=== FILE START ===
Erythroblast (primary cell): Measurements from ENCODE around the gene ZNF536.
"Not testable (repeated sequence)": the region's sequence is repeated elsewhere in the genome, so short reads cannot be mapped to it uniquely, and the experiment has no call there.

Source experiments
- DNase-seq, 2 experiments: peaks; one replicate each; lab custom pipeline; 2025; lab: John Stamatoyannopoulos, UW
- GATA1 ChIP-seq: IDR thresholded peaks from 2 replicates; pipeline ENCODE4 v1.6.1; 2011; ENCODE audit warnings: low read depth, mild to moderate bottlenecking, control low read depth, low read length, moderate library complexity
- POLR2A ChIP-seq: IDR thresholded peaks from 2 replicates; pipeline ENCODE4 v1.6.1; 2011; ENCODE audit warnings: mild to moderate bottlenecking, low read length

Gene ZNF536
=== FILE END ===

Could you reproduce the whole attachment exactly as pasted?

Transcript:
Erythroblast (primary cell): Measurements from ENCODE around the gene ZNF536.
"Not testable (repeated sequence)": the region's sequence is repeated elsewhere in the genome, so short reads cannot be mapped to it uniquely, and the experiment has no call there.

Source experiments
- DNase-seq, 2 experiments: peaks; one replicate each; lab custom pipeline; 2025; lab: John Stamatoyannopoulos, UW
- GATA1 ChIP-seq: IDR thresholded peaks from 2 replicates; pipeline ENCODE4 v1.6.1; 2011; ENCODE audit warnings: low read depth, mild to moderate bottlenecking, control low read depth, low read length, moderate library complexity
- POLR2A ChIP-seq: IDR thresholded peaks from 2 replicates; pipeline ENCODE4 v1.6.1; 2011; ENCODE audit warnings: mild to moderate bottlenecking, low read length

Gene ZNF536